Saturday, January 15, 2011

Seattle Times, Ryan Blethen's Opinion | The trolls and bullies must not stifle community engagement

The Seattle Times' Ryan Blethen has taken the tragedy of the shooting in Arizona and the resulting public discussion on the nature of public discourse to publish a self-serving opinion piece on how people say mean things on Seattle Times' comment boards.

No, I'm not kidding.

If we as a nation learned anything from the shootings in Tucson it is that stirring, meaningful speech is still possible. Yet it can be hard to hear above the roaring sewer that often passes for public dialogue
. . .
I questioned whether I should write this column. Are the commentors who hide behind fake names worth my time addressing? The answer is: occasionally.

Like it or not, what they say is part of the dialogue of The Seattle Times Opinion section.

My favorites are the regulars who comment on every column I write. Charlievictor has become so predictable after 531 comments, I don't even have to read what he writes. Without fail he always begins:

"Once again, the ethically challenged, self-dealing helium filled gas bag otherwise known as corporate welfare king Ryan Blethen ... ." Blah, blah, blah ... . On editorials he uses the same language and substitutes my name with "The Seattle Times editorial board."

The Charlievictors are harmless and not effective. The most they do is call me an idiot and claim the only reason I have a job is because my family owns the newspaper. Never heard that one before.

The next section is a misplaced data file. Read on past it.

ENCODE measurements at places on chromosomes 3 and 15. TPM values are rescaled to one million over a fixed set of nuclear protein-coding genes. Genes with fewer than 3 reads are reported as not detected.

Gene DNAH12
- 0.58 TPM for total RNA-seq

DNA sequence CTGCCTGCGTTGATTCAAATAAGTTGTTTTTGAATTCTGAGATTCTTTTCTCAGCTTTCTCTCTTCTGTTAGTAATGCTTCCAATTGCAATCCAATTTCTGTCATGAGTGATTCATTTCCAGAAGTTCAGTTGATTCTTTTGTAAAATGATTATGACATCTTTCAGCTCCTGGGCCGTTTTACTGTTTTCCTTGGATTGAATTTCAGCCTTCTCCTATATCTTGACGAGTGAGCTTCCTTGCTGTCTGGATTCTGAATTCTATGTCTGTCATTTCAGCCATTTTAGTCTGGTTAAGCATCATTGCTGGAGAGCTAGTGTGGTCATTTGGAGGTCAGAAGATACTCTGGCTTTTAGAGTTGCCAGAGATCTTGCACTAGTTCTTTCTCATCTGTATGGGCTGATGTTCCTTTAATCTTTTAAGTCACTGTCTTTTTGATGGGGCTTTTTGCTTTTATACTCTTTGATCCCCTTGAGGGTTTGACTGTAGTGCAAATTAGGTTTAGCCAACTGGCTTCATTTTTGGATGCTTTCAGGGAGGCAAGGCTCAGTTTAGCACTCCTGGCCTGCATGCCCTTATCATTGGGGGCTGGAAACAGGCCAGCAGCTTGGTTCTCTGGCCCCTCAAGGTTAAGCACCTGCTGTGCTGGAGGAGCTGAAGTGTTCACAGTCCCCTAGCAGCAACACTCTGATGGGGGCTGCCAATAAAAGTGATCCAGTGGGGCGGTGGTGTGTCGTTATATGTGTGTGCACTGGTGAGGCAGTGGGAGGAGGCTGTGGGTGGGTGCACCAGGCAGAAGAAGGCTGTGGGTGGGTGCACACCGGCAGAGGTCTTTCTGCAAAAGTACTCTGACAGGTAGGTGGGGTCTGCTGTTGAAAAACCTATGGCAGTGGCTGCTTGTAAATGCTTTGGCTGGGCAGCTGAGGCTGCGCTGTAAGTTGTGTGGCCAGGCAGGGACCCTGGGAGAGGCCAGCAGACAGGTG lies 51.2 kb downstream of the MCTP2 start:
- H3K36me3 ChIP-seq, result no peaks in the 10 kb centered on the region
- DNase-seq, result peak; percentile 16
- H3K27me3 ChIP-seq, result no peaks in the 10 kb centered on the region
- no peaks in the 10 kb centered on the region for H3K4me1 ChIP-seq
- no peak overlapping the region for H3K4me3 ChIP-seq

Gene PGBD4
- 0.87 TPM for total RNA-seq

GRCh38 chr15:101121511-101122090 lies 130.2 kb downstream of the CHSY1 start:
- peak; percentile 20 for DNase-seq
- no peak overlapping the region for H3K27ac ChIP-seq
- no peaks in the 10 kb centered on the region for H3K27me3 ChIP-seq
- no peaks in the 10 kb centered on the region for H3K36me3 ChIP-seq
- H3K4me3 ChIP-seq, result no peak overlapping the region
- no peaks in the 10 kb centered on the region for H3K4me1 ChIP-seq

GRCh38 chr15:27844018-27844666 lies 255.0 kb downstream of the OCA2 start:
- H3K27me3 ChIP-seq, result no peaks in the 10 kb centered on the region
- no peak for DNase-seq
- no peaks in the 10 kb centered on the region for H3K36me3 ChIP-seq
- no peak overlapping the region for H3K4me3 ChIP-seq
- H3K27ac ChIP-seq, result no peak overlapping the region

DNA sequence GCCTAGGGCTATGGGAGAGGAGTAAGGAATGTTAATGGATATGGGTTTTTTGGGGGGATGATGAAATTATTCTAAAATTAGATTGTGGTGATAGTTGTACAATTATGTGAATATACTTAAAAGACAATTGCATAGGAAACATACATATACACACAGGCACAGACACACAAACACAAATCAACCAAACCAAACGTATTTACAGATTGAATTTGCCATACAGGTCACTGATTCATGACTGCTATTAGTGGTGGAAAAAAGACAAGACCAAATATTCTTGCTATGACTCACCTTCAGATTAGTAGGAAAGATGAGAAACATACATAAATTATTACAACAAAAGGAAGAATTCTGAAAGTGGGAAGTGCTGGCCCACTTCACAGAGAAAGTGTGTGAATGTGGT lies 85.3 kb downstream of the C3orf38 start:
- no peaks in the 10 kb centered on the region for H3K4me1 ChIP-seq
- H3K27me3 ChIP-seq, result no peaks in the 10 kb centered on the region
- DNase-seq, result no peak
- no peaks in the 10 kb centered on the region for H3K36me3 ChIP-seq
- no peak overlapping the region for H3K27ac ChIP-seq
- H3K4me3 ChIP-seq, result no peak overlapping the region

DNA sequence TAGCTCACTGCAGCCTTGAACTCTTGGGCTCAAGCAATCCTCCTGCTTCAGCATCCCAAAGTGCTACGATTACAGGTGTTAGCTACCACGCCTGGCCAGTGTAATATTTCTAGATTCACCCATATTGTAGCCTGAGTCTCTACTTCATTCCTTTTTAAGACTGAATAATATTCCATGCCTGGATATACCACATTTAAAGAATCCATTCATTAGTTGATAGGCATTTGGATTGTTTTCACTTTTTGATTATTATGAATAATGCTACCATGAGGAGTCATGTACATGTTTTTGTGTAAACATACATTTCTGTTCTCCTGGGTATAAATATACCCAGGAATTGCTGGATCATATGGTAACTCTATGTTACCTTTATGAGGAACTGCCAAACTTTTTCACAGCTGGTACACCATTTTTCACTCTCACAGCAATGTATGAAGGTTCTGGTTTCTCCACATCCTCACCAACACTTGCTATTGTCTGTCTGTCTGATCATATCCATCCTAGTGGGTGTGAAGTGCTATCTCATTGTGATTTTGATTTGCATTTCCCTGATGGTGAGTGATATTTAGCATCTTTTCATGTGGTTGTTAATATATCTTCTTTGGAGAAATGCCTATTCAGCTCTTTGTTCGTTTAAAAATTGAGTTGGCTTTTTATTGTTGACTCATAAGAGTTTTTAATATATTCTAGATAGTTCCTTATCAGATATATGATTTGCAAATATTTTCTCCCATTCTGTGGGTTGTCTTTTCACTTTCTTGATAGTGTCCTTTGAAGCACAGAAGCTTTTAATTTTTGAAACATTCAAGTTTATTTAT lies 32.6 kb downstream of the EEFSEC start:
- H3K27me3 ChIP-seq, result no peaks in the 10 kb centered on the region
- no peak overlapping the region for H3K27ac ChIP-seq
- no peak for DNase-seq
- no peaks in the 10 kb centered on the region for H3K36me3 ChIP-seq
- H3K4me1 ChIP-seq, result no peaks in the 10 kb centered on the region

Some days I feel like we provide a service. A place to vent and hopefully prepare angry commentors to face the world a bit deflated.
Opinion | The trolls and bullies must not stifle community engagement | Seattle Times Newspaper

Dear Ryan Bkethen,
Maybe the Seattle Times could use their journalistic skills and separate how people are communicating with what people are communicating. They might realize that there is a consistent and repeating message by people that see the world all around come apart, not just the "nice to have" things but real people with real problems of homelessness and a lack of food. These people, apparently, have not benefitted from the billions of dollars of tax loopholes, and the business community that always championing the cause of somebody else giving something to make things better.

It appears that many people see big business, including the Seattle Times owners, as hypocrites. With one hand you champion your "new normal", with the other your hand is out for my tax money (that is what a tax break is, Ryan, my tax money).
Maybe the Seattle Times, and all of the businesses that champion for less government should actually participate in less government by willingly taking your hand out of my wallet. Let's go ahead an let the freedom of the marketplace determine winners and losers, and not have the state government pick winners and losers by giving you, the Seattle Times, a tax break.
Lead by example, Seattle Times.
This appears to be a starting point from which the "fifth generation Seattle Times owner", Ryan , launches into a critique of modern public discourse on the Seattle Times comment section. People are mean on the internet. That is true. It is also true that the anonymity that frees people to be mean also frees them to be nicer to complete strangers they have never met in the flesh. Ryan, it cuts both ways, your business just happens to be in the industry that profits from delivering bad news, tending to make people (wait for it) unhappy. When you compound that "delivering bad news for a profit" business model with editorials that routinely demand media freedom and less government, while taking corporate welfare, you are bound to be speaking from a logical disadvantage.
It's the hyprocracy, stupid.